Indonesia in International Relations Conference Features Former US Ambassador Piper Campbell
February 16, 2023
UNC Global Affairs
Ambassador Piper Campbell speaks to attendees in Chapel Hill, Jakarta and Zoom.
Piper Campbell, former U.S. ambassador to Mongolia and chargé d’affaires to the Association of Southeast Asian Nations (ASEAN), discussed the evolution of Indonesia’s position in international relations during UNC-Chapel Hill’s “Indonesia in International Relations” conference, January 26-27. Campbell’s talk was part of the Diplomacy Initiative’s Diplomatic Discussions, a series of expert talks and panels that provide Carolina students with inside perspectives on the world of foreign policy and diplomacy. During her 30-year career in the U.S. Foreign Service, Campbell acquired wide-ranging expertise on Southeast Asia.
The Carolina Asia Center (CAC) co-convened the conference virtually with Universitas Pelita Harapan (UPH). During a hybrid session, Campbell engaged in a live dialogue over Zoom with Aleksius Jemadu, a lecturer at UPH.
Campbell offered multiple “lenses” to frame Indonesia’s place in regional and international relations and shared her thoughts on the country’s gains towards leadership in Southeast Asia.
“We need to consider Indonesia as a large and significant country in its own right,” said Campbell. “Indonesians want their leaders to pursue an independent path as befits a country of Indonesia’s size and capabilities. They don’t want to be second to anyone – not the U.S., not China. Expectations are high regionally and globally, as well as internally. This isn’t an easy path to forge.”
Campbell outlined several barriers she observed that could prevent Indonesia from becoming a leader in the region. Jemadu prepared a response in return, and the two engaged in a spirited debate. They ended the discussion with questions from the audience.
Nearly 200 students, faculty and staff joined the conference in-person or virtually in both Chapel Hill and Jakarta. According to Kevin Fogg, associate director of CAC and conference organizer, the collaborative approach to the conference format reflects Carolina’s overall approach to global partnership.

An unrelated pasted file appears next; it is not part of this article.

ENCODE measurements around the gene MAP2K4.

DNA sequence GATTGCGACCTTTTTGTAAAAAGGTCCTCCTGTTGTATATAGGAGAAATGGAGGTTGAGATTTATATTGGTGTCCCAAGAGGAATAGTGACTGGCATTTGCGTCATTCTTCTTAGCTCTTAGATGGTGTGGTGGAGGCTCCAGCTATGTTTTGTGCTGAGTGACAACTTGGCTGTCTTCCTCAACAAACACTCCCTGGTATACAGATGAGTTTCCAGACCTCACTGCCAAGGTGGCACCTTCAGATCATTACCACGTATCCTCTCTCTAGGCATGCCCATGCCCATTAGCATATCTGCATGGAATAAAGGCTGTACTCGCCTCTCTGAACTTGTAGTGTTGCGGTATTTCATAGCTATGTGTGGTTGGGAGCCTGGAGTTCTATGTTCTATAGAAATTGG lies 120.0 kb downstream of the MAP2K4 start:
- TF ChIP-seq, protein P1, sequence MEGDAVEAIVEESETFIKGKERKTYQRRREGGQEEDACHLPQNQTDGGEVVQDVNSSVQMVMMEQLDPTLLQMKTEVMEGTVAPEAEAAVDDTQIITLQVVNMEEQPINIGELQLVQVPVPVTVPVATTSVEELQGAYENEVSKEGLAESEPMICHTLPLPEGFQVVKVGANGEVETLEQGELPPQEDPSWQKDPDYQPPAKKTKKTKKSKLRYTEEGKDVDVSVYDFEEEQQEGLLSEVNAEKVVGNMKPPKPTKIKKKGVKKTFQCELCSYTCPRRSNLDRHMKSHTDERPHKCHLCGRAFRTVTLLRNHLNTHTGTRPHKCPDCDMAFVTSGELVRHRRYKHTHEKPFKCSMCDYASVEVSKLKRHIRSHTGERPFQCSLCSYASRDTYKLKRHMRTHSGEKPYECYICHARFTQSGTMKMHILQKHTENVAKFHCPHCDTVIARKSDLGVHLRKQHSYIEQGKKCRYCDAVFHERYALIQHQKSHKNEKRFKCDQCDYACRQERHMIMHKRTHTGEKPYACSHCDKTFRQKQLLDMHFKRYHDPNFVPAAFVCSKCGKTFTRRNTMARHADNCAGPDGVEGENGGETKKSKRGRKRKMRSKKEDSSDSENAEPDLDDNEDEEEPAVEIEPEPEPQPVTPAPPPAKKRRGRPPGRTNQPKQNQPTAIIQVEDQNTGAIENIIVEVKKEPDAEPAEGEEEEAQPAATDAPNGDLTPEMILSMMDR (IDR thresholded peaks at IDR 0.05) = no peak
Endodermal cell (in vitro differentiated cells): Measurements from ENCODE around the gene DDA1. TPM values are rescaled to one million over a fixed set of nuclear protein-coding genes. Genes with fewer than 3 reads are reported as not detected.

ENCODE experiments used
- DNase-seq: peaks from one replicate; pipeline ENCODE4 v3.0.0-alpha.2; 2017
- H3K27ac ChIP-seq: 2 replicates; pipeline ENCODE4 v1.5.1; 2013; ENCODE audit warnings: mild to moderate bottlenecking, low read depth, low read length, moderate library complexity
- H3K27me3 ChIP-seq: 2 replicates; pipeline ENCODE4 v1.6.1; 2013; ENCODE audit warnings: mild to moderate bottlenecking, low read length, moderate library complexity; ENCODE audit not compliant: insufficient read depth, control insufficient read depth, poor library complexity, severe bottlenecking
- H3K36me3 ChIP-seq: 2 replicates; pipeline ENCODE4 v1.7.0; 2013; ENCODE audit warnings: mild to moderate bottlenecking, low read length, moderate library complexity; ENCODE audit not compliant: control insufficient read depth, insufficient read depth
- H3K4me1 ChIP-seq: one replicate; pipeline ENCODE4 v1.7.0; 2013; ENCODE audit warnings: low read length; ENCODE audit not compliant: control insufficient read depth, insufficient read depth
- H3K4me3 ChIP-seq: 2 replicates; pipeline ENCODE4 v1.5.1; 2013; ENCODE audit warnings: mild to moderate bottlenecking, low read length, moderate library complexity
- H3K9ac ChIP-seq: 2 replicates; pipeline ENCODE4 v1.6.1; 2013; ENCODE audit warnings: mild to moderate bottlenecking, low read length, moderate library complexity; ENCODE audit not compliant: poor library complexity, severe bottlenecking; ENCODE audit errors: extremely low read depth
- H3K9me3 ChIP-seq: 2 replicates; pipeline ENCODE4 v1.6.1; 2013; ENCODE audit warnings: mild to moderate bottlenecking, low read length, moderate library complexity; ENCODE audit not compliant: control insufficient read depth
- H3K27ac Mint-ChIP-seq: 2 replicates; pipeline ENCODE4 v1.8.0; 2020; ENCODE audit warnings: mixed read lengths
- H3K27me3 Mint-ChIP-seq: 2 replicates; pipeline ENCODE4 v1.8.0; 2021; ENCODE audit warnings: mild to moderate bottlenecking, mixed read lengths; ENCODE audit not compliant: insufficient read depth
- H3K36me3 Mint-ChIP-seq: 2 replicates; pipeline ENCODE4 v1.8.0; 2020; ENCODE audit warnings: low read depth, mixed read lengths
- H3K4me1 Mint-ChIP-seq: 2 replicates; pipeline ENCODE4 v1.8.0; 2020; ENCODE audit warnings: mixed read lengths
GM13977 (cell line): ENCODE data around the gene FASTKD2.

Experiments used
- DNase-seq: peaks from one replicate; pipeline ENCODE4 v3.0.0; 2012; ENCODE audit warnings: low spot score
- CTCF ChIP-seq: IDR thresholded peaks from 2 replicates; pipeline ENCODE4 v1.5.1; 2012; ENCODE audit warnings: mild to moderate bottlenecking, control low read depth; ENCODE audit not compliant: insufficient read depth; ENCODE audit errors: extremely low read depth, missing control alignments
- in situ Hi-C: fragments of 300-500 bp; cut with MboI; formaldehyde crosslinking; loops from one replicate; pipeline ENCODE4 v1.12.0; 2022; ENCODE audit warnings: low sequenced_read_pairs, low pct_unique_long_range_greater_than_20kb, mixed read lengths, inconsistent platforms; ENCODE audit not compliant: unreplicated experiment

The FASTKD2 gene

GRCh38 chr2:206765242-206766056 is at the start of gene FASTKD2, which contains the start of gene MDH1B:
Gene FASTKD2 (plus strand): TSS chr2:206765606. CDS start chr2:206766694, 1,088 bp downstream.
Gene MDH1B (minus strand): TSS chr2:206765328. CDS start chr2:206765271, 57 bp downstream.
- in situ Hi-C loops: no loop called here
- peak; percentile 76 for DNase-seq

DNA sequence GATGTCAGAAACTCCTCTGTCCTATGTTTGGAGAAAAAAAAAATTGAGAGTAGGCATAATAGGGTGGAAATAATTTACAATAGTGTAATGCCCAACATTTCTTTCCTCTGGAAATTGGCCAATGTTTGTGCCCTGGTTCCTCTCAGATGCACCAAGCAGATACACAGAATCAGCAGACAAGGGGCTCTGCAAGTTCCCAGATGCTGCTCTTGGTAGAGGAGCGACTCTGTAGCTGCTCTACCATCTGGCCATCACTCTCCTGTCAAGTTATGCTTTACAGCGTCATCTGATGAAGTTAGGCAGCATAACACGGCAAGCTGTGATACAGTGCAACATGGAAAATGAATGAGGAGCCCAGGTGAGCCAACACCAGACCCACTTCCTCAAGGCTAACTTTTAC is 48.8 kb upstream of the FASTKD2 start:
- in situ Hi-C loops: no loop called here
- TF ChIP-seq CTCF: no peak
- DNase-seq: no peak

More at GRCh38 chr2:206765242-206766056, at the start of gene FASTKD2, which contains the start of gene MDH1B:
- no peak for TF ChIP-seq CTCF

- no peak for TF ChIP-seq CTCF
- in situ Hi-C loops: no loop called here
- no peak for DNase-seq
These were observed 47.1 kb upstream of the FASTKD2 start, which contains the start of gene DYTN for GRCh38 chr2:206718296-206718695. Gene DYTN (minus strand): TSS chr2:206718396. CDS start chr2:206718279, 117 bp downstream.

“Carolina is global both in the way that we partner with other institutions and scholars around the world in the pursuit of global solutions and in how we bring the world to North Carolina,” said Fogg in his opening remarks.
During Campbell’s visit to UNC-Chapel Hill, the former ambassador spoke with students in HIST 132: Modern Southeast Asia about the region’s geostrategic position, and she met with graduate students to explore the state of Southeast Asian Studies in the United States.
“By interacting with experienced diplomats like Amb. Campbell, Carolina students are learning what it takes to solve global challenges,” said Barbara Stephenson, vice provost for global affairs and former U.S. ambassador. “The Diplomacy Initiative is preparing Tar Heels to become tomorrow’s global leaders.”
Carolina and Indonesia’s Throughline
The conference was held nearly 75 years after Indonesia gained independence. Today, Indonesia is the world’s fourth most populous country and largest Muslim-majority country, and Southeast Asia’s largest economy. In November 2022, the country presided over the G20 Summit, the premiere forum for the world’s leading economies.
UNC-Chapel Hill has a historical connection to Indonesia’s independence. Frank Porter Graham, UNC-Chapel Hill president from 1930-49, played an important role in negotiations for the recognition of Indonesia’s independence in 1947-48.
The Truman administration appointed Graham to serve on the United Nations Committee of Good Offices. In this role, he facilitated negotiations with Indonesian representatives and oversaw the signing of the Renville Agreements, the first multi-lateral treaty signed by the Republic of Indonesia.
“Frank Porter Graham’s work in Indonesia is a testament to Carolina’s history of global engagement,” said Stephenson.
“Indonesia in International Relations” highlights UNC-Chapel Hill’s strengthened commitment to teach, understand and promote diplomacy in Southeast Asia, said Fogg. In summer 2022, the University secured a $900,000 grant from the Henry Luce Foundation to advance the study of Southeast Asia, positioning the University as the hub for pan-Asian studies in the southeastern U.S.
“I am proud that Carolina has this particular historical connection with the independence of Indonesia, and I hope that we can continue to forge great relationships for decades to come,” said Fogg.
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